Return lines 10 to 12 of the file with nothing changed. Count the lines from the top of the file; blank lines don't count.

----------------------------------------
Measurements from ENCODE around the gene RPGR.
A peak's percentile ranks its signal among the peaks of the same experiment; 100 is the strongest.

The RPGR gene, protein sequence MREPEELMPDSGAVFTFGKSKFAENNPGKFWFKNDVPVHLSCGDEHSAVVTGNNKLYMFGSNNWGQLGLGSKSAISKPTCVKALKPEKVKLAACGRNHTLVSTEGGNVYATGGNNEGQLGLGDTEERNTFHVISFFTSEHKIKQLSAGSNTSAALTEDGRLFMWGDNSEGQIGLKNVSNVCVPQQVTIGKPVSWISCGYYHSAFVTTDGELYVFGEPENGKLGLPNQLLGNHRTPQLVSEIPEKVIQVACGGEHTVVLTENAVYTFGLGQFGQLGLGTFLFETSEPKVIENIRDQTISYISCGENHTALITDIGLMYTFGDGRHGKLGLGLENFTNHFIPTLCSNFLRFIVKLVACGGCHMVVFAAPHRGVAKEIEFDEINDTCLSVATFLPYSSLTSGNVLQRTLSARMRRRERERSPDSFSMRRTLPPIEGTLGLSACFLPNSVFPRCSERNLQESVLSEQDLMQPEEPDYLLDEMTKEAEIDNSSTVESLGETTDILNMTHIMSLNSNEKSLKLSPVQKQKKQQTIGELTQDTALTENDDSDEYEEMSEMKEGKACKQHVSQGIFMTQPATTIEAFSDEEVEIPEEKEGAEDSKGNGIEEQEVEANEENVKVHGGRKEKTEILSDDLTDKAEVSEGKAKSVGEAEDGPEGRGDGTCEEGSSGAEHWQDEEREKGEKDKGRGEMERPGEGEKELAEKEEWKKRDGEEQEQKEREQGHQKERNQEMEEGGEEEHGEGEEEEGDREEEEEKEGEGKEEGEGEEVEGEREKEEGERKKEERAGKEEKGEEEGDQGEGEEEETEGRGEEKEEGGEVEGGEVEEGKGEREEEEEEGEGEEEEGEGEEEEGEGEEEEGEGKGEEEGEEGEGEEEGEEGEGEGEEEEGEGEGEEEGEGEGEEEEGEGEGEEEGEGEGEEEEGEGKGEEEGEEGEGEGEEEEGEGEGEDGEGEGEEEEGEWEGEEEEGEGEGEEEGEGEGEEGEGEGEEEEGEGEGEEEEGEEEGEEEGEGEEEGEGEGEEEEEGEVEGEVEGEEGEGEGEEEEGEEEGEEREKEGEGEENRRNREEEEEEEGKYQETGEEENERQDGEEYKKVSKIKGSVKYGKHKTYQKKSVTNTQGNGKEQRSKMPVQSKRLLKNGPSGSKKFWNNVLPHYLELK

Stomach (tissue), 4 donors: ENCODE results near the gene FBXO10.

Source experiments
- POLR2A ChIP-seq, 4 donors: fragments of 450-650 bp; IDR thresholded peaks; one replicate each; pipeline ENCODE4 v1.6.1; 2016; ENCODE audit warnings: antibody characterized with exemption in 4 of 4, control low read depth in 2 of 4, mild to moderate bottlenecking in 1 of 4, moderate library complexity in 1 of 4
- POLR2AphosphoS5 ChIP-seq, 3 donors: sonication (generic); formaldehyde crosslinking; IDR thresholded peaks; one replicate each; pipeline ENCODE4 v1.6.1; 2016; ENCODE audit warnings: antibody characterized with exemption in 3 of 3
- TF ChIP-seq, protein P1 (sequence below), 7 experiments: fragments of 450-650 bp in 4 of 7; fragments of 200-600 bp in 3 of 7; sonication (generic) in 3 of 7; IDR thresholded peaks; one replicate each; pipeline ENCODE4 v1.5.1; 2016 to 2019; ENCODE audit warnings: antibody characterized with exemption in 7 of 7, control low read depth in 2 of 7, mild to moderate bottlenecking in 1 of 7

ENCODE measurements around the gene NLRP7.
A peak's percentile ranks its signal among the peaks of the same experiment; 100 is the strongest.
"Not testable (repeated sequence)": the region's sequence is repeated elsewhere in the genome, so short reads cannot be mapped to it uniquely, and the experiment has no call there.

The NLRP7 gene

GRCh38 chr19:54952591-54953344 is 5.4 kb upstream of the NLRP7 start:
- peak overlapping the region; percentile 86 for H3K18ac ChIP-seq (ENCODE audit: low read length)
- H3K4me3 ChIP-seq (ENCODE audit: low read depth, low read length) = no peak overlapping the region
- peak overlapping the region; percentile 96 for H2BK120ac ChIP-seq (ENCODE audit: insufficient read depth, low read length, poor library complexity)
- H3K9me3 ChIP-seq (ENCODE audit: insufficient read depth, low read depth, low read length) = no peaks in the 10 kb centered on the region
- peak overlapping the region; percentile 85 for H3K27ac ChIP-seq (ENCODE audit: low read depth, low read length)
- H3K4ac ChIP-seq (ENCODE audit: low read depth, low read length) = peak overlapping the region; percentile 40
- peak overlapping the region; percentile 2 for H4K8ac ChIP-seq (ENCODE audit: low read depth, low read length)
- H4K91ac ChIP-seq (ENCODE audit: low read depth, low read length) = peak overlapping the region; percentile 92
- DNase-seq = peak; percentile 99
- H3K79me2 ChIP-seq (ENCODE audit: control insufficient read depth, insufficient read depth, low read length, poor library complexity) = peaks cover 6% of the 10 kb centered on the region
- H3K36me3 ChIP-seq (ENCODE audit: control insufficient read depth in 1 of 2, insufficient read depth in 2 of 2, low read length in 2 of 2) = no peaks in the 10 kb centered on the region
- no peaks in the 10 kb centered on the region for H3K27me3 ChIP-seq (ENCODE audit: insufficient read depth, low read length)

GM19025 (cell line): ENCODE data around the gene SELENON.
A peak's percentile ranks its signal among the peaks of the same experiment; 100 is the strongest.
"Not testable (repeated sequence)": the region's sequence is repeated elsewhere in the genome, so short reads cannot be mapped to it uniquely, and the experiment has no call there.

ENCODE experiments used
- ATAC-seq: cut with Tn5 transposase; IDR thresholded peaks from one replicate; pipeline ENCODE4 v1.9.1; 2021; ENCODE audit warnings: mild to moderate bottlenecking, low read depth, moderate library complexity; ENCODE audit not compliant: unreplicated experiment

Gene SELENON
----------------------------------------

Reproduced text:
A peak's percentile ranks its signal among the peaks of the same experiment; 100 is the strongest.
"Not testable (repeated sequence)": the region's sequence is repeated elsewhere in the genome, so short reads cannot be mapped to it uniquely, and the experiment has no call there.

The NLRP7 gene